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. Last Updated: 07/27/2016

Barclays Fires 5 Bankers For $63,000 Night Out

LONDON -- Perhaps it was the bottle of 1947 Chateau Petrus for 12,300 British pounds. Or maybe it was the 1945 vintage from the same vineyard for 11,600 British pounds ($16,500).

During dinner at a fashionable restaurant in London, six investment bankers lapped up 44,000 pounds in fine wines, and now they are suffering from a huge hangover.

Their employer, Barclays Capital, has fired all but one of the bankers since the dinner last July at Petrus, a restaurant in London named for the vineyards that produced the wine.

Initially the bankers, who paid the bill with their own money, received only a slap on the wrist for having spent so lavishly -- and having been documented doing so in newspapers at the time -- while Barclays, like other banks here, was trying to project a new sobriety as an antidote to the excesses of the 1990s.

But when some of the bankers secretly tried to pass off their part of the bill as client expenses, Barclays began firing them one by one. The firings were reported Sunday in London newspapers.

Even by the standards of the last decade, such a bar bill would have been considered shocking, bankers in London said. But given the stark backdrop of shrinking fees and mounting layoffs, running up such a bill was brazen, they said.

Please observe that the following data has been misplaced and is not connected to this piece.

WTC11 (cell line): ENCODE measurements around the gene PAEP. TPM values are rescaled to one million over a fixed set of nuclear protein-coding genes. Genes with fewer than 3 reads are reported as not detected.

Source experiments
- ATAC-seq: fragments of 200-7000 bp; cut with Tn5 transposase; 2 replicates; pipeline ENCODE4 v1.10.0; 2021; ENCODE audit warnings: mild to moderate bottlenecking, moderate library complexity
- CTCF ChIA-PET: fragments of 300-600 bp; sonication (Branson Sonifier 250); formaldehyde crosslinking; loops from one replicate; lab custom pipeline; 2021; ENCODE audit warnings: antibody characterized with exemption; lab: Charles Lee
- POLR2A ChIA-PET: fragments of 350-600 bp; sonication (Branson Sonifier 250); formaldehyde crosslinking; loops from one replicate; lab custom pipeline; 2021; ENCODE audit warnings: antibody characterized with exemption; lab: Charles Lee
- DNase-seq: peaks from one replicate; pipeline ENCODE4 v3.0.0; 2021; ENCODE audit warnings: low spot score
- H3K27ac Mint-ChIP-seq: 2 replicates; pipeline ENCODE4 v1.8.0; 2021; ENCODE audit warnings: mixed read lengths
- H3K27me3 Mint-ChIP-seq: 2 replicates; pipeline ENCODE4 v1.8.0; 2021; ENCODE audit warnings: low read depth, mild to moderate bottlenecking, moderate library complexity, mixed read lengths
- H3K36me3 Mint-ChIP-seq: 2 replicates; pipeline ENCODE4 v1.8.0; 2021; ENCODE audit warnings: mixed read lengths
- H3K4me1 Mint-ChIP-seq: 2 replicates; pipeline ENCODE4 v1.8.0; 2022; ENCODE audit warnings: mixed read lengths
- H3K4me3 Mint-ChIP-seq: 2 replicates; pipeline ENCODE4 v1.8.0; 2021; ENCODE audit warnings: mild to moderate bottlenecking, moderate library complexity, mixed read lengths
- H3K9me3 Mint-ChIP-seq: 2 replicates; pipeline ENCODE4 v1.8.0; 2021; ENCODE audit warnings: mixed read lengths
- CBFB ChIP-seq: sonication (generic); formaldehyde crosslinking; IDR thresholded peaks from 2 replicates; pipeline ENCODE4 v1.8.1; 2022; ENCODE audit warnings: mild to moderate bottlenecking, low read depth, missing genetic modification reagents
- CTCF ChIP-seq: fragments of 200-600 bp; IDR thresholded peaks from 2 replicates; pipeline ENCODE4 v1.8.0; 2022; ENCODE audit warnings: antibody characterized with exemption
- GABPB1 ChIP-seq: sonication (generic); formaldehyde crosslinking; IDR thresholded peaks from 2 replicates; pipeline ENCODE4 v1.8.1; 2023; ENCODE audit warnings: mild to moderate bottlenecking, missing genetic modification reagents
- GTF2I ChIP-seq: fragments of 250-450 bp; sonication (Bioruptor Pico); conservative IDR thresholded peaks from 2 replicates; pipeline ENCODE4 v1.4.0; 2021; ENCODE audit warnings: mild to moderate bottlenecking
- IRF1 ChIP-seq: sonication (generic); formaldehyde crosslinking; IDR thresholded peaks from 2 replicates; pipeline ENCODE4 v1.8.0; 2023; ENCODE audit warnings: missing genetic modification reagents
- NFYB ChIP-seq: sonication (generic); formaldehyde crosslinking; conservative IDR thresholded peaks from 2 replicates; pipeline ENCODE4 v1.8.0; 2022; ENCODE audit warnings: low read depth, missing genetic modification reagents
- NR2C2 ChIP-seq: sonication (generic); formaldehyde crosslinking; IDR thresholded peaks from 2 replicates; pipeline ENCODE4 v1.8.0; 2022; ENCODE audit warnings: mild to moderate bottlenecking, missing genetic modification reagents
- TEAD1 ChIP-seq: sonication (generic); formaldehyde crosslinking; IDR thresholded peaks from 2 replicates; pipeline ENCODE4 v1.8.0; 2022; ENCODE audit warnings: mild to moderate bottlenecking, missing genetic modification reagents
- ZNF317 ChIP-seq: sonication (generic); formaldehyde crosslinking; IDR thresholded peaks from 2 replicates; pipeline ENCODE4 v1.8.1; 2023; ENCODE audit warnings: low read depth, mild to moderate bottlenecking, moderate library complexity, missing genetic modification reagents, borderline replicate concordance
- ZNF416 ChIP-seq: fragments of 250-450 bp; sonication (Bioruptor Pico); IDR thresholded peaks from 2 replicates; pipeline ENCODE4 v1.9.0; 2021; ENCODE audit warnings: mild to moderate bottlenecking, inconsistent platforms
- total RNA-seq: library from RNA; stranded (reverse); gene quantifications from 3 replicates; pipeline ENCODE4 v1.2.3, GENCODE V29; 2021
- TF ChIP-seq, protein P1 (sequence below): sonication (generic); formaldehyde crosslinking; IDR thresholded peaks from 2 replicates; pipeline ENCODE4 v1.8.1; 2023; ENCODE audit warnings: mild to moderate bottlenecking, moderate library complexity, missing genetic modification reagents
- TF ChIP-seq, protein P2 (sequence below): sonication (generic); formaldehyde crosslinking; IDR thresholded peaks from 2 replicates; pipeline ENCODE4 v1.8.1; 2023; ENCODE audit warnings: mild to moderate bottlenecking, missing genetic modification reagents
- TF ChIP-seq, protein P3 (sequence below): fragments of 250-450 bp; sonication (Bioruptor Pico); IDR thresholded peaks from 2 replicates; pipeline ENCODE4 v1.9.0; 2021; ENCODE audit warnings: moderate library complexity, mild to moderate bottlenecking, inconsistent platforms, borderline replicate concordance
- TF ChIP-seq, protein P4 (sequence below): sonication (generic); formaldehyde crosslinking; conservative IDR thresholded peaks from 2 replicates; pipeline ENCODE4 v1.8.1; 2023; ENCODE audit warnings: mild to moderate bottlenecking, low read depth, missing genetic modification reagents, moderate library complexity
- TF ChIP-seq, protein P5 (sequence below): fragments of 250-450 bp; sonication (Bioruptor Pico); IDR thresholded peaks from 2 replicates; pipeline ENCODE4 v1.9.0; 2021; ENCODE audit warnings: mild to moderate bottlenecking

"Even by New York standards, it's extravagant," said a banker, who has worked in London and New York, but declined to be named.

The extravagance occurred as banks were instituting what some complain are draconian measures, requiring employees to fly economy class on business trips and limiting the amount spent on entertaining clients -- sometimes to as little as $140 -- as business suffers one of its worst slumps in two decades.

More layoffs are expected. Goldman Sachs and Deutsche Bank are among the major banks considering additional cuts, people close to the companies said. That would be in addition to some 40,000 banking jobs that have been eliminated worldwide since the economy started to soften a year ago.

Global mergers and acquisitions are down sharply, with 2,879 announced deals so far this year, worth a total of $119 billion. That compares with 4,992 announced deals for $267 billion in the first two months of 2001, according to Thomson Financial.

Initial offerings also have stagnated, with banks underwriting just nine share sales in the United States in the first two months of 2002, compared with 81 in the same period of 1996.

"It's bleak and getting bleaker," said Richard Peterson, a market strategist with Thomson Financial.

None of these concerns apparently crossed the minds of the Barclays bankers, most of whom worked in equity derivatives, as they sat down last summer to celebrate a deal.

The party comprised Dayanandra Kumar, Mahish Chandra and Iftikhar Hyder from the London office; Ruth Cove from the bank's office in New York; and two others who have not been identified. Hyder, who was relatively new to the bank and who told his superiors about the dinner almost immediately, was the only one to retain his job. None of the bankers could be reached for comment. Barclays declined to discuss the matter.